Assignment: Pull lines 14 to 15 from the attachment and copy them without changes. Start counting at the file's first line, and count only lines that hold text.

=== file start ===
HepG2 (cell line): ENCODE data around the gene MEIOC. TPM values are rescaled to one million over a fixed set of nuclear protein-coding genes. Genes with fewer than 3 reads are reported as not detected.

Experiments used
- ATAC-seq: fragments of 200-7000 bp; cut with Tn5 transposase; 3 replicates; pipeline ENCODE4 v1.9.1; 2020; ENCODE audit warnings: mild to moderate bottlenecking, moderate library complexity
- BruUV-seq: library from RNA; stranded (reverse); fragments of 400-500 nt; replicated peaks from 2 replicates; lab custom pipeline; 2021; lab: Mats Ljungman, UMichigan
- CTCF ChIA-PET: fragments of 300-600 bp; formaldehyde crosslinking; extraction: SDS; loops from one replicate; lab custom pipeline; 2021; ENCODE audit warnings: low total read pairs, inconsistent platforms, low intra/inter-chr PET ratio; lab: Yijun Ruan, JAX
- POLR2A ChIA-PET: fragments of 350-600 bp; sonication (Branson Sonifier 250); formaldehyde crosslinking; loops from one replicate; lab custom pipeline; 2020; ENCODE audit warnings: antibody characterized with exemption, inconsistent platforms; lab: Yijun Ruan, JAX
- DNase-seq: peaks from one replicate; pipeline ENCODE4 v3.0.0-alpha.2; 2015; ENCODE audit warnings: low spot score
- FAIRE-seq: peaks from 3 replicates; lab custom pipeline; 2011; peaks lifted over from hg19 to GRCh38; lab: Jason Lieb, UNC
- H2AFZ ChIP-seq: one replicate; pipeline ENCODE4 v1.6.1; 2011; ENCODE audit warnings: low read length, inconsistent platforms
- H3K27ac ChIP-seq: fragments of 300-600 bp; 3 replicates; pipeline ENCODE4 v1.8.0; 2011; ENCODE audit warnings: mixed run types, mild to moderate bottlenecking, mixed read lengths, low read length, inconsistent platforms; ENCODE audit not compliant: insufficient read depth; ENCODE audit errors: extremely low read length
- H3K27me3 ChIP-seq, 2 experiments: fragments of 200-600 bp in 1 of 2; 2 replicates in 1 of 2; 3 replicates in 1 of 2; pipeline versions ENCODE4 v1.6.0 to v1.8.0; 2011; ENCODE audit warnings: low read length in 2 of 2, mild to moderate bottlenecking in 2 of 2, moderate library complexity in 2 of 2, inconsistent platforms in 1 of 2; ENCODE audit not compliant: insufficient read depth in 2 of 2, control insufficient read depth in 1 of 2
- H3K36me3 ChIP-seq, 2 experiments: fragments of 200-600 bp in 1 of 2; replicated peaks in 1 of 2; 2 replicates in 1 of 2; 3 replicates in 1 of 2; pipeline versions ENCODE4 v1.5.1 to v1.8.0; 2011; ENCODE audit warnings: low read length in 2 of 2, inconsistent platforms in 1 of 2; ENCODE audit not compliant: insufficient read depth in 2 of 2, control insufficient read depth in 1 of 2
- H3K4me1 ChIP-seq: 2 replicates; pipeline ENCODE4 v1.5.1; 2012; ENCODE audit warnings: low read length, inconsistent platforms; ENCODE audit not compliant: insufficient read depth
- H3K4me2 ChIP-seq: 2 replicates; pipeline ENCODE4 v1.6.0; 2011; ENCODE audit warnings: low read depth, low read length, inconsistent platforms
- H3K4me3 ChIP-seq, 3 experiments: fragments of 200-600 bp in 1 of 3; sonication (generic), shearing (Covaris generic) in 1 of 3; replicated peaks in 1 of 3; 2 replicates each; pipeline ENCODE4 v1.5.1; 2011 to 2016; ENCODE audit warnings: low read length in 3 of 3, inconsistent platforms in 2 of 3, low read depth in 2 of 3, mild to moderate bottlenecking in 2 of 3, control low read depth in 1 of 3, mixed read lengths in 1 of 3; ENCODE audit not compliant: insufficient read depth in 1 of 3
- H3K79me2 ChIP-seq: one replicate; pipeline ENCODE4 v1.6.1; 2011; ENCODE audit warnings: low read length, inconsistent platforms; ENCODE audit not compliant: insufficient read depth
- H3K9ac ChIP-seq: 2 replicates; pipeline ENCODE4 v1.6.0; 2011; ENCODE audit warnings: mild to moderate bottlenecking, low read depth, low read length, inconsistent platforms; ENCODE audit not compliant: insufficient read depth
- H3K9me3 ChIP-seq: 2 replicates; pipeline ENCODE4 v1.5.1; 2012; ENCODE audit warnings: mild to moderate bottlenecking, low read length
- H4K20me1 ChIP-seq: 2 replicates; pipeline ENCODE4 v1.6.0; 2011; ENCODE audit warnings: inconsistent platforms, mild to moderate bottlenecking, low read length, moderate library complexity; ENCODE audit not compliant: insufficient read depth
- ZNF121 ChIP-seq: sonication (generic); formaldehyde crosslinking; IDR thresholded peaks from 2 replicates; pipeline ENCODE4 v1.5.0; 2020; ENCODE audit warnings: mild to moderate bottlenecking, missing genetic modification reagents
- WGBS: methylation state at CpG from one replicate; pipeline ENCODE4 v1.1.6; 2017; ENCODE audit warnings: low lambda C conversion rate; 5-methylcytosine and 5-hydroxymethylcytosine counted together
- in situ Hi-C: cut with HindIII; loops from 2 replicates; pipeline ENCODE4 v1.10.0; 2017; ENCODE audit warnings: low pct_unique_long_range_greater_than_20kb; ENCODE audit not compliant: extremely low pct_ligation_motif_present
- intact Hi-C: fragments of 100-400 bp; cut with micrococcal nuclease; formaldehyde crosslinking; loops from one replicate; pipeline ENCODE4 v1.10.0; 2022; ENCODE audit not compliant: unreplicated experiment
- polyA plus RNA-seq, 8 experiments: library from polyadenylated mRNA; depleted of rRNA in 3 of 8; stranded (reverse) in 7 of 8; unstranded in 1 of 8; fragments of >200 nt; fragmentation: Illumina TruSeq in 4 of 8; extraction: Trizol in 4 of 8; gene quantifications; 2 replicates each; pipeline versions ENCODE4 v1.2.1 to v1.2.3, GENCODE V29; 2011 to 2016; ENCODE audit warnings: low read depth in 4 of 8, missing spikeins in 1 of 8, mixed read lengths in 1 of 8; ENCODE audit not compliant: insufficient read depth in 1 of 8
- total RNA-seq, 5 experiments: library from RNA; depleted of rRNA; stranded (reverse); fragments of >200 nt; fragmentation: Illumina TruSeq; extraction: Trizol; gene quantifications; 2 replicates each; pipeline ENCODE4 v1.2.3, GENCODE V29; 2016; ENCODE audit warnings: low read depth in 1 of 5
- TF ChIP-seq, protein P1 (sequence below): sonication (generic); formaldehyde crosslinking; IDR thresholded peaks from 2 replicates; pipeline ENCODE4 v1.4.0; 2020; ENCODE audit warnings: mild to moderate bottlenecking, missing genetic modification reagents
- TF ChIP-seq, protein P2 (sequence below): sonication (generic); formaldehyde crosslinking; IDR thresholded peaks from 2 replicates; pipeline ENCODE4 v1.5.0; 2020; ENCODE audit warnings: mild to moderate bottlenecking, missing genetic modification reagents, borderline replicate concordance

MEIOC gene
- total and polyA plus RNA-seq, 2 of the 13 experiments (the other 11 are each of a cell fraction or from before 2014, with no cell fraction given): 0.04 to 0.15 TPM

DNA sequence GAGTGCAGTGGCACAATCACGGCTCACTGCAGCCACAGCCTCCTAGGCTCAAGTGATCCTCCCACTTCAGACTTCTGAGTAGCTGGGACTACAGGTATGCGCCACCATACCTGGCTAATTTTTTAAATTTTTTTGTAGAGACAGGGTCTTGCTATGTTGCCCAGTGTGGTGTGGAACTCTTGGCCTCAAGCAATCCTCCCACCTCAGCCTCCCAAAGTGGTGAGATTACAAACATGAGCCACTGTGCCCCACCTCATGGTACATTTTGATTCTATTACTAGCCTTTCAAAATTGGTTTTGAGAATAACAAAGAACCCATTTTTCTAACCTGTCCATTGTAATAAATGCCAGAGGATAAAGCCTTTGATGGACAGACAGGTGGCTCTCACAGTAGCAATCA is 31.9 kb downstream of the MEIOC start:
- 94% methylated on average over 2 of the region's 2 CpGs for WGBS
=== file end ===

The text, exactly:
- H3K4me2 ChIP-seq: 2 replicates; pipeline ENCODE4 v1.6.0; 2011; ENCODE audit warnings: low read depth, low read length, inconsistent platforms
- H3K4me3 ChIP-seq, 3 experiments: fragments of 200-600 bp in 1 of 3; sonication (generic), shearing (Covaris generic) in 1 of 3; replicated peaks in 1 of 3; 2 replicates each; pipeline ENCODE4 v1.5.1; 2011 to 2016; ENCODE audit warnings: low read length in 3 of 3, inconsistent platforms in 2 of 3, low read depth in 2 of 3, mild to moderate bottlenecking in 2 of 3, control low read depth in 1 of 3, mixed read lengths in 1 of 3; ENCODE audit not compliant: insufficient read depth in 1 of 3